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Clinton stumps for McCaskill in St. Louis

Former President Bill Clinton and Senate candidate Claire McCaskill wave to supporters at a fundraiser Saturday at the Chase Park Plaza (UPI photo/Bill Greenblatt)


St. Louis, MO – Former President Clinton appeared in St. Louis on Saturday on behalf of U.S. Senate candidate Claire McCaskill, the Missouri state Auditor who is challenging incumbent Senator Jim Talent in the November election.

The former president told a crowd of Democratic party faithful that McCaskill would be a "proud successor" to Harry Truman, who rose from Missouri's U.S. senator to national prominence after daring to challenge the status quo during war time.

Clinton, in his first formal visit to Missouri in nearly six years, spoke for nearly an hour at a rally that drew 2,000 to the Pageant in St. Louis. He then delivered a slightly shorter version of his message at a fundraising brunch at the Chase Park Plaza Hotel.

Clinton recalled that during World War II, with national security hanging in the balance, Truman and his Senate committee exposed corruption and waste in the military, earning him national fame and respect, and an invitation to be Franklin D. Roosevelt's vice president.

"FDR didn't want a toady on the ticket. He wanted a patriot who would find the truth in times of war," said Clinton, who said McCaskill would be a senator similar to the plain-spoken Truman.

The event raised more than $1 million for McCaskill's challenge of incumbent Republican Sen. Jim Talent. Talent's campaign raised $600,000 at a fundraiser in Kansas City Friday the featured President Bush.

Saturday's rally and fundraiser included appearances and remarks from the state's senior Democratic leaders including former House Majority Leader Richard Gephardt and former Sen. Jean Carnahan and one of its rising stars, state auditor candidate Susan Montee. But it was Clinton who electrified both audiences. "There's a narrow band of the Republican Party controlling the White House, and the House and Senate, that is the most right-wing, special-interest-dominated segment of the party," Clinton said.

"They have certainly shown us what they're capable of, and we should show them the door."

Clinton predicted McCaskill would prevail in the Senate race if she has enough money to compete and stop the Republicans from transforming her from a "three-dimensional human being into a two-dimensional cartoon.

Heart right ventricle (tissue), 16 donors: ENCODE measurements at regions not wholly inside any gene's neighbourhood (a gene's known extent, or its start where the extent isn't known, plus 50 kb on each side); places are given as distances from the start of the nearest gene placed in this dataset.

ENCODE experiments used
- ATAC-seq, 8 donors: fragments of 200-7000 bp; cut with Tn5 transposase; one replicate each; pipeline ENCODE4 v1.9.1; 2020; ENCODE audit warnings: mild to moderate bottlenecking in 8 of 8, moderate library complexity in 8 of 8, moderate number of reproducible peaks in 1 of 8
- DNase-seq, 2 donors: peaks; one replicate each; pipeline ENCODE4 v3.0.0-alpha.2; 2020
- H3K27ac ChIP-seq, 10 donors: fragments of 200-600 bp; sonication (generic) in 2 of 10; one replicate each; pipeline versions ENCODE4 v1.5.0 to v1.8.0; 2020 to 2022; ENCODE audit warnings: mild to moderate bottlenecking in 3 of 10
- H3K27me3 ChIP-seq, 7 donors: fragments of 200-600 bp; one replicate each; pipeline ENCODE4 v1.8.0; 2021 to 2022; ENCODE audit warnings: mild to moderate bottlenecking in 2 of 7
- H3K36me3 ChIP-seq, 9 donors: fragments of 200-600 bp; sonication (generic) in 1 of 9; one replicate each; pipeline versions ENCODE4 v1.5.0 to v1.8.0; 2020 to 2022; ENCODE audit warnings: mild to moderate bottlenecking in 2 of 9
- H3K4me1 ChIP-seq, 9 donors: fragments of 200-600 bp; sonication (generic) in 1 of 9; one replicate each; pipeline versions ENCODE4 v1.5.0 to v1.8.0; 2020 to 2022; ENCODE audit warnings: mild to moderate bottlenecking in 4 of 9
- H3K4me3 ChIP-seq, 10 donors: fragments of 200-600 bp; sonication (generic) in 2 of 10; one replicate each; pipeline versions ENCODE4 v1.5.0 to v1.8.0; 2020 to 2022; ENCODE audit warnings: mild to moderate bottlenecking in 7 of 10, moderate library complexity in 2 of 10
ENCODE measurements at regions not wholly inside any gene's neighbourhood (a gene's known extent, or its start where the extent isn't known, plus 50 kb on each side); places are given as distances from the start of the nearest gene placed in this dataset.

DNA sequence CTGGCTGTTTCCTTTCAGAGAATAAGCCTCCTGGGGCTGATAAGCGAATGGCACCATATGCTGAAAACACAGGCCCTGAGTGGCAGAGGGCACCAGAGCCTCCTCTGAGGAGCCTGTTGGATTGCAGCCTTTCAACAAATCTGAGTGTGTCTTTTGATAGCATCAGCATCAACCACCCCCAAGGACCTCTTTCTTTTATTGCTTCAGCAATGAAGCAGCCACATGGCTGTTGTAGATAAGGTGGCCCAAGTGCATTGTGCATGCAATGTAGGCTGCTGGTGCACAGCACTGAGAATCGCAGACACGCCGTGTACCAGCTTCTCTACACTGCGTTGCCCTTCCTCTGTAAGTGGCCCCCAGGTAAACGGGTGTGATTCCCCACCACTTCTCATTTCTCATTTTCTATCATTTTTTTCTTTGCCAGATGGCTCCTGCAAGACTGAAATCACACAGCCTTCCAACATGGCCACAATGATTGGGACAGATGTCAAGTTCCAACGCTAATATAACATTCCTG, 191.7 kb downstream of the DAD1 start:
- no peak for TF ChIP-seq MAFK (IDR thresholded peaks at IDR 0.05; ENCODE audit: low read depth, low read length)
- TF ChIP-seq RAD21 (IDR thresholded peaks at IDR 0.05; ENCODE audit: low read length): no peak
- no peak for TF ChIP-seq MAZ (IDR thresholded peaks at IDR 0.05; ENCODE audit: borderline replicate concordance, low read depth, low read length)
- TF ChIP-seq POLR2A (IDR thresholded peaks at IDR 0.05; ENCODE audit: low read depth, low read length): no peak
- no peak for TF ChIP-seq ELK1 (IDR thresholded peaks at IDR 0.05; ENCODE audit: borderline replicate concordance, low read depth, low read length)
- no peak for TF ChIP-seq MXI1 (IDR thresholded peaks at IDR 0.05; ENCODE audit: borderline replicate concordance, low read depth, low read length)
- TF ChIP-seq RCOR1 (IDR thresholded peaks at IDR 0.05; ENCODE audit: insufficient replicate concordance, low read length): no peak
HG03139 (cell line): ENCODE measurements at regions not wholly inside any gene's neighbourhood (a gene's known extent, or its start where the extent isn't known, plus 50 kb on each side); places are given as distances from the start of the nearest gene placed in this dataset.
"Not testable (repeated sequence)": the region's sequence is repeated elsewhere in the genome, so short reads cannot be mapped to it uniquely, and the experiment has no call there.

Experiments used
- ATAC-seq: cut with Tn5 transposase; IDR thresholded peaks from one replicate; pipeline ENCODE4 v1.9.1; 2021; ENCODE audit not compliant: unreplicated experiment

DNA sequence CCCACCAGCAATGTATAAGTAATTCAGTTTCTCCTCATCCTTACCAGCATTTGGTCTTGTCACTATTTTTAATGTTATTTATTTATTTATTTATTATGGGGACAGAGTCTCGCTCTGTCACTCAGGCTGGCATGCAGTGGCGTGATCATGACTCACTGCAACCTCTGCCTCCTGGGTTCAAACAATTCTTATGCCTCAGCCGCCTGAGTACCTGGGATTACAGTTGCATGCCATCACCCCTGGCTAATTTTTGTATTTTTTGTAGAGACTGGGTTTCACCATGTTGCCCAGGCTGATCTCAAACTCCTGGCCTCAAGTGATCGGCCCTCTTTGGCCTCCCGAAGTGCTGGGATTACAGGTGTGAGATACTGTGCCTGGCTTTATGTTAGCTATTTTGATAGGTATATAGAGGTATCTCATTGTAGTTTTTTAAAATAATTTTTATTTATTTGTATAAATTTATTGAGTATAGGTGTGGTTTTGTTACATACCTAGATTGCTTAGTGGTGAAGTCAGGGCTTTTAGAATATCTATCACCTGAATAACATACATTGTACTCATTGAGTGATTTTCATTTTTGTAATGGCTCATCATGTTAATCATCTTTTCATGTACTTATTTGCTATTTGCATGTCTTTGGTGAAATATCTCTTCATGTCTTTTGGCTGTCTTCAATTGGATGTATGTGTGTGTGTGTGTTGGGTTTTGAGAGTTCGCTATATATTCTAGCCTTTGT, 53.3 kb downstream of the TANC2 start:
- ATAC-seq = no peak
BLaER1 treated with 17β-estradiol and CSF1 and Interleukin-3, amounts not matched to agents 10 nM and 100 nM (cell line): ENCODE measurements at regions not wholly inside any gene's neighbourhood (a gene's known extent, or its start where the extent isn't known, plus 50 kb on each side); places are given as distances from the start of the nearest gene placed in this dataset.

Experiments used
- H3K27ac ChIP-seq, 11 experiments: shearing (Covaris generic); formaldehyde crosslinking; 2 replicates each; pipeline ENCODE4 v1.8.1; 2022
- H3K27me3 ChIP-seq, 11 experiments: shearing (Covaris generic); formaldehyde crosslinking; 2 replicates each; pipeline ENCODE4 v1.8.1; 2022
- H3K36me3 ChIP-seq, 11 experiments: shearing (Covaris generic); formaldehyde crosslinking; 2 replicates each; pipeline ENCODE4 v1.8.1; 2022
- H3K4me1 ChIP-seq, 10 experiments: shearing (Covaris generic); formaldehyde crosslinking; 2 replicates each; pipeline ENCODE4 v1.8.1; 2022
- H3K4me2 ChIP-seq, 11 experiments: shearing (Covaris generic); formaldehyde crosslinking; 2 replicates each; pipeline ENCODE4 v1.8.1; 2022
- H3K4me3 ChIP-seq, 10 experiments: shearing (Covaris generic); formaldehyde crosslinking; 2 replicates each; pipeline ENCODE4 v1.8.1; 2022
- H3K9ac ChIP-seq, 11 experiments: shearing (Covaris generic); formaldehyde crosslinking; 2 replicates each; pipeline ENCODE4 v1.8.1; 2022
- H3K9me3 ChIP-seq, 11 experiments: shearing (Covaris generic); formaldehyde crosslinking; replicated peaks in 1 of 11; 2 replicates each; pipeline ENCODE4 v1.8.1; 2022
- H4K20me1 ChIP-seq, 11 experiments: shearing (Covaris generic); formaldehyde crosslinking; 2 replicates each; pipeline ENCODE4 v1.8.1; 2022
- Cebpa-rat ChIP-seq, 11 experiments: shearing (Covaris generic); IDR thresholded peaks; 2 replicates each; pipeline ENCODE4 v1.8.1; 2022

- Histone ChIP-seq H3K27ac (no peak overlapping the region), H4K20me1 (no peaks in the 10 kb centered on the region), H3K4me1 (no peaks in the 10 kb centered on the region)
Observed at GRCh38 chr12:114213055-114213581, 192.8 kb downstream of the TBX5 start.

"You've got a choice," he said. "You can vote to perpetuate the control of the narrow strip of Republicans or for a proud successor to Harry Truman."

McCaskill, beaming as she introduced her children, mother, sister and husband, said she could "smell change" in her travels around Missouri, which she believes wants to return to a time of balanced budgets, national security, health care and prosperity for the masses, "not just for Paris Hilton and the CEO of Exxon Mobil."

Clinton also said the Republicans are infusing their election-year campaign with fears of terrorist attacks. But Clinton said if the GOP was serious about national security, it would implement the recommendations of the bipartisan 9/11 Commission.

"They've trotted that dog out for the last three elections, and it's got mange all over it," Clinton told the crowd.

Paul Sloca, communications director for the Missouri Republican Party, said that during the 1990s, the terrorists took the war to America by attacking the USS Cole and U.S. embassies.

"Now, we're taking the war to the terrorists," he said, adding that terrorist surveillance under the Bush Administration has prevented attacks. He also said Bush's tax cuts have boosted the economy and created jobs.

Talent has a better than 2-1 advantage over McCaskill in the money race so far, but the Democratic Senatorial Campaign Committee has pledged to spend about $6 million on TV ads in Missouri from late August through the Nov. 7 election.

Carnahan said Talent had voted with President Bush 94% of the time in support of a Republican world view that stands for "unquestioning presidential authority, illegal wiretapping, secret prisons, religious belief as policy, and global warming is just a joke."

The crowd at both events said they were inspired and energized by Clinton. "His message was there's hope, and we deserve a better government, that there are important social issues like unemployment and minimum wage and just being a better country," said Mary Beth Conlon, 40, of St. Louis County, an administrator at Boeing and former Overland City Councilwoman.

Kennett, Mo. native and Grammy winner Sheryl Crow also headlined a fundraiser for McCaskill in St. Louis on Sunday.


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